Mice show evidence of empathy

Adults become more sensitive to pain after watching other mice in pain, the first sign of empathy in non-primate mammals

By | June 30, 2006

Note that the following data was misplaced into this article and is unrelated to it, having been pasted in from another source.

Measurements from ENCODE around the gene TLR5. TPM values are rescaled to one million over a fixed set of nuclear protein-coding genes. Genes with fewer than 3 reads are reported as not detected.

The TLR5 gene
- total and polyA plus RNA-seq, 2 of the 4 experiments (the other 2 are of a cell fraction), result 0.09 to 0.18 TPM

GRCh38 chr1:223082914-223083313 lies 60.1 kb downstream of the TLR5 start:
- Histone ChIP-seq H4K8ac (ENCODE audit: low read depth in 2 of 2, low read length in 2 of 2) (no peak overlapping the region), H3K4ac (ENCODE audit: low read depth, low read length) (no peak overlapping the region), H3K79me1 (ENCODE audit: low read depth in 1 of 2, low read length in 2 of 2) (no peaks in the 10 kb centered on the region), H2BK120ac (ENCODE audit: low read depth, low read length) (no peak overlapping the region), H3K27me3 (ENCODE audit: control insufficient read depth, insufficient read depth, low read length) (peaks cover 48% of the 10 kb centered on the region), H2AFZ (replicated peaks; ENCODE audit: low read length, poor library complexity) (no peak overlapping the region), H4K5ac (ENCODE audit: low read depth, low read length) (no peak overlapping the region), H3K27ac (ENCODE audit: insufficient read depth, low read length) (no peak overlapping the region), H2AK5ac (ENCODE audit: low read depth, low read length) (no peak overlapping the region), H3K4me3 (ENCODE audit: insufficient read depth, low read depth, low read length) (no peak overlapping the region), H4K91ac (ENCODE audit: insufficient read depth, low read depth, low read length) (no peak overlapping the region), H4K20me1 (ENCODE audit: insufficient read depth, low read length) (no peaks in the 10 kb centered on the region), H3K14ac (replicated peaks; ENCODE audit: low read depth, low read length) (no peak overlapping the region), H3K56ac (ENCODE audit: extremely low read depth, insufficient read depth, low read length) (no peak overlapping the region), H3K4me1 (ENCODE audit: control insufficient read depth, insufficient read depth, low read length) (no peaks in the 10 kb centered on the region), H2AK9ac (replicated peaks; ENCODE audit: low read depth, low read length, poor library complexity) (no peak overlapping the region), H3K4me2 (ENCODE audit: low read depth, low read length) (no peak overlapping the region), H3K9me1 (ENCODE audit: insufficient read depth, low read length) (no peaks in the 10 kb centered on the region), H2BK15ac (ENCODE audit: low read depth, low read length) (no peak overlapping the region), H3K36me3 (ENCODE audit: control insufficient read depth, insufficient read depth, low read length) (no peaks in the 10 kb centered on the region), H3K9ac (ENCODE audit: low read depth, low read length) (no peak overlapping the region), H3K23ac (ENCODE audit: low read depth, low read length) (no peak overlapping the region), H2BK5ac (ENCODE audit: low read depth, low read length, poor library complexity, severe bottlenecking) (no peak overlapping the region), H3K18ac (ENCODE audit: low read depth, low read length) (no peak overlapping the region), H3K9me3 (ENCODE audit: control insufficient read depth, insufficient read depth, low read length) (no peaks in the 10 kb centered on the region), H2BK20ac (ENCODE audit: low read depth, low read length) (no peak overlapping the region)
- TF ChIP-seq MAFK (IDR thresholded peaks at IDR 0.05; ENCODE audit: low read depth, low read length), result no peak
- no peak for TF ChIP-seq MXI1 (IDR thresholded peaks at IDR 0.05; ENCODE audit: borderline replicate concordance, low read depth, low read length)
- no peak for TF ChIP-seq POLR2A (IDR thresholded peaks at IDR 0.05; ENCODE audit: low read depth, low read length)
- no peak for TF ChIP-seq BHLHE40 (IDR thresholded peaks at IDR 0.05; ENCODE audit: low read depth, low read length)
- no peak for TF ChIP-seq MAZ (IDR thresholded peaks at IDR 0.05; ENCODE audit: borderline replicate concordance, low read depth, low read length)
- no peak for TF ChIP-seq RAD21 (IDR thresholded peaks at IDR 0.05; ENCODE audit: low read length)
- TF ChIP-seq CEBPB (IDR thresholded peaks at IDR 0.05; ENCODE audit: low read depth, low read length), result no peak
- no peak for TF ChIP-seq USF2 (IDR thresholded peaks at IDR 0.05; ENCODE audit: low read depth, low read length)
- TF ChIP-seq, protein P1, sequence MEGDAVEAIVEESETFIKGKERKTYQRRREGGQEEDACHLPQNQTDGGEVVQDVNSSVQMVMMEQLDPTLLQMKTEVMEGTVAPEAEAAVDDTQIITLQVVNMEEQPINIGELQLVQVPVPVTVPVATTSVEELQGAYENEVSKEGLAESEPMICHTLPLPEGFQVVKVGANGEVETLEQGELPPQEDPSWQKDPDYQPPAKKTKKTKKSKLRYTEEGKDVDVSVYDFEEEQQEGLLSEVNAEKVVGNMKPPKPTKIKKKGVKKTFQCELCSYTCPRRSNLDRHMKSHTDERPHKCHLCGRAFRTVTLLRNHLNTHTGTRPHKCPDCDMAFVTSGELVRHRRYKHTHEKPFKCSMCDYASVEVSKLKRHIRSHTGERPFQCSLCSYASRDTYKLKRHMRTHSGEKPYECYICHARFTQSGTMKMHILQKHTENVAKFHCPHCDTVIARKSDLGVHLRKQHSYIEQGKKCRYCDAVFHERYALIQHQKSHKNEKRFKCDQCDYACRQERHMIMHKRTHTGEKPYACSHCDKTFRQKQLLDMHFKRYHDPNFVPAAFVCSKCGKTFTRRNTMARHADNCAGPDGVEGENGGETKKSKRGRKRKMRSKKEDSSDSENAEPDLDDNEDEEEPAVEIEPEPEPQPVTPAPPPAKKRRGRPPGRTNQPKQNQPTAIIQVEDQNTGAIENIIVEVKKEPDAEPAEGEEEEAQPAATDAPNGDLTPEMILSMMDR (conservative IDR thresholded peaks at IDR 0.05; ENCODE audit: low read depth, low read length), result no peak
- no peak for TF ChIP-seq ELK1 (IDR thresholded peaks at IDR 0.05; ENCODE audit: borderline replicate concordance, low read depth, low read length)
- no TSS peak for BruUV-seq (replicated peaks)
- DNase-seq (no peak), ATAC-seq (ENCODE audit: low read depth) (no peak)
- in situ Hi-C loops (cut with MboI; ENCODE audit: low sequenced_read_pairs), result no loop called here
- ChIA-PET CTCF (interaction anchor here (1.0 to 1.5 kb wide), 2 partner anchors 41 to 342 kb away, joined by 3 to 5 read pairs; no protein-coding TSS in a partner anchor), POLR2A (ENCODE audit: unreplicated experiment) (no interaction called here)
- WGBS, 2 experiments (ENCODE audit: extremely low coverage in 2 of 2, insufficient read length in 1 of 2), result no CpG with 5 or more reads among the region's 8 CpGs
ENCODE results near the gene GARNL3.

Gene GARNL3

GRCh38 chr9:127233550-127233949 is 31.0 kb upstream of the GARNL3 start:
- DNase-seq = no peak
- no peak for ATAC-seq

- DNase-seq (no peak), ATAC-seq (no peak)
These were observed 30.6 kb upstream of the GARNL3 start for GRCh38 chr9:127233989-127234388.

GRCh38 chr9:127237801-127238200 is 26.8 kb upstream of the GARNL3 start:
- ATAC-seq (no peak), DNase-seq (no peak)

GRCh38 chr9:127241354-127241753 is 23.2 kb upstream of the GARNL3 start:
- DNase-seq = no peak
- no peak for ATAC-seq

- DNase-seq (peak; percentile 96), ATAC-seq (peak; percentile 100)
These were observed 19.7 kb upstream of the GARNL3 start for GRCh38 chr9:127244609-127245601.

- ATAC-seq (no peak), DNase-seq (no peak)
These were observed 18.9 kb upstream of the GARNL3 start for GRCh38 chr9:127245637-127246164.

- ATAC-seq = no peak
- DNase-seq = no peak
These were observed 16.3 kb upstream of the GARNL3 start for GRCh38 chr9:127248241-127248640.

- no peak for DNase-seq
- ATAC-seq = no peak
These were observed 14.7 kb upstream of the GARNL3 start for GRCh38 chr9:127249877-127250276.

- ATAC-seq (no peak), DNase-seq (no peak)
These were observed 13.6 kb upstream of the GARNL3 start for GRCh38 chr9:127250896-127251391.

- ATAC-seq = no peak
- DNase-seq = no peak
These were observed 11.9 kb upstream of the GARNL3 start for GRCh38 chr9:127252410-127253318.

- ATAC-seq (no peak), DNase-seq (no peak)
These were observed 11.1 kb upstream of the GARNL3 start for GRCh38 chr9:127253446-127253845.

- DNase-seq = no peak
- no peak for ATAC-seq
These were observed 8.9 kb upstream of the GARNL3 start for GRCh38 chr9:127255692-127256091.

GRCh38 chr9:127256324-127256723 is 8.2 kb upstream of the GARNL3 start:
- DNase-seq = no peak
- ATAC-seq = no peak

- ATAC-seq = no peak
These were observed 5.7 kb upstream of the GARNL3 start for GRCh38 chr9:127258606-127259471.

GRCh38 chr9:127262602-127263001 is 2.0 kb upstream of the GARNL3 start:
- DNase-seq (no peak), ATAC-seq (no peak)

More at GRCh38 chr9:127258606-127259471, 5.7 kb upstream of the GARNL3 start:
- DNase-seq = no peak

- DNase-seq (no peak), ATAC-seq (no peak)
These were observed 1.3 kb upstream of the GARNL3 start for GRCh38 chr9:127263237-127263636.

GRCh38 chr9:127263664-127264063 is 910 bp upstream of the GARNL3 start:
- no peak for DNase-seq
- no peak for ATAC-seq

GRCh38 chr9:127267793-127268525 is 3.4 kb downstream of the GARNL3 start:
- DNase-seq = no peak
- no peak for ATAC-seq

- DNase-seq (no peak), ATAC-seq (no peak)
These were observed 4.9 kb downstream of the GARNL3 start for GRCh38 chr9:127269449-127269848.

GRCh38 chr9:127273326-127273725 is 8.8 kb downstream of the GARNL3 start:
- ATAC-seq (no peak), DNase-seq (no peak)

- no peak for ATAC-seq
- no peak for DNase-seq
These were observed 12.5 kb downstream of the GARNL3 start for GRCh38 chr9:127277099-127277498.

Mice who watch their peers in pain are more sensitive to it themselves, Canadian researchers report this week in Science -- the first evidence of empathy between adult, non-primate mammals. There is an "increasingly popular" view that this kind of basic, pre-cognitive response to social cues may be present in all mammals, said Frans de Waal at Emory University and the Yerkes National Primate Research Center, who did not participate in the study. "This "highly significant [paper]...confirms that empathy is an ancient capacity," he told The Scientist in an Email. The response mice showed to their peers in pain is an example of emotional contagion, according to senior author Jeffrey Mogil. (The best known example found in both humans and chimpanzees is the contagious yawn.) In higher primates, emotional contagion can progress to the more complex behaviors commonly associated with the term empathy, such as when a human identifies with a friend's pain and is driven to help. Mogil and his team at McGill University became interested in looking at empathy in mice after they stumbled onto an interesting pattern in a large data set suggesting that a mouse's sensitivity to a pain test depends on its exposure to others that have been through the test. The pattern suggested that mice "might be talking to each other" about their pain in ways that changed their response to it, he said. In this study, the scientists injected acetic acid into one or both of each pair of same-sex adult mice they were studying, causing them to writhe in pain, and allowed them to observe each other. An injected mouse writhed more if its partner was also writhing, but only if the mouse had previously shared a cage with its partner for more than 14 days. Observing another mouse also reduced a mouse's response to pain. When the researchers injected the paws of familiar mice pairs with varying doses of inflammation-causing formalin, mice whose partners experienced less pain tended to show less pain sensitivity (indicated by how long a mouse licked its paw). The researchers also found that a writhing mouse became more sensitive to the acetic acid while watching its cagemate deal with a different painful stimulus -- heat. These findings suggest that mice experience a general increased sensitivity to pain, and don't simply imitate what they see. To figure out what the mice were using to communicate pain to their similarly distressed peers, the researchers systematically blocked each of their senses, using physical barriers or rendering the animals deaf or unable to smell. They found that mice appeared to depend primarily on visual cues to generate an empathic response -- a surprise, since mice are known to be reliant on smell, along with ultrasonic vocalizations to care for their offspring. "Given that rodents don't use visual senses much...that was our last guess," said Mogil. However, it's "almost impossible" to knock out pheromone circuits, which mice use to identify their acquaintances in the first place, so pheromones may also be a significant mediator of empathy, he said. There's a practical lesson here for mouse researchers, according to Mogil -- mice who observe each other during experiments may be "contaminating" the data. He added that he and his colleagues now routinely put up an opaque barrier between mice being tested simultaneously. Empathy is "an evolutionary mechanism to maintain social cohesion. If you're evolving and you're in a group, you're more sensitive to the pain of other members in a group," explained James Harris at Johns Hopkins University, who did not participate in this study. Greater empathy between individuals who are familiar goes back to the early evolution of maternal care in mammals, according to de Waal. "This may have driven initial evolution of being in tune with the emotions of others, after which all the fancy stuff that we associate with empathy came into play." However, these findings in mice hinge on how one defines empathy, which is still under debate, de Waal noted. "Lots of psychologists think top-down, hence equate empathy with complex cognition... which requires introspection," he said. "In this view, mice shouldn't have empathy." In 2004, British researchers used brain imaging to pinpoint the empathy center in humans. The next step here will be to find the mechanisms behind the phenomenon in mice, according to Mogil and Harris. Researchers "may have avoided looking at altruism [in rodents] because it seemed too ridiculous," Mogil said, but these findings have "opened our eyes [about the] abilities of rodents in terms of social interactions." "If it turns out that the 'empathetic' effect in mice is mediated by the same brain mechanisms as human empathy," Jaak Panksepp at Washington State University, not a co-author, told The Scientist in an Email, "then the evidence would be truly compelling that their model actually reflects evolutionary continuity in a pro-social mechanism among many different mammalian species." Ishani Ganguli iganguli@the-scientist.com Links within this article D.L. Langford, et al, "Social modulation of pain as evidence for empathy in mice," Science, June 30, 2006. www.sciencemag.org E. Russo, "New views on mind-body connection: Studies into placebo effect and empathy suggest how the brain encodes subjective experience," The Scientist, August 2, 2004. http://www.the-scientist.com/article/display/14865/ S.D. Preston and F.B. de Waal, "Empathy: Its ultimate and proximate bases," Behav Brain Sci, February 2002. PM_ID: 12625087 Frans de Waal http://en.wikipedia.org/wiki/Frans_de_Waal http://www.emory.edu/LIVING_LINKS/OurInnerApe/meet_frans.html Jeffrey Mogil http://paingeneticslab.ca/4105/02_01_jeffrey_mogil.asp James Harris http://faculty.jhsph.edu/?F=James&L=Harris T. Singer et al, "Empathy for pain involves the affective but not sensory components of pain," Science, February 20, 2004 PM_ID: 14976305 Panksepp, J. "Brief social isolation, pain responsivity, and morphine analgesia in young rats," Psychopharmacology, 1980. PM_ID: 6781002 Jaak Panksepp http://www.vetmed.wsu.edu/depts-vcapp/Panksepp-endowed.asp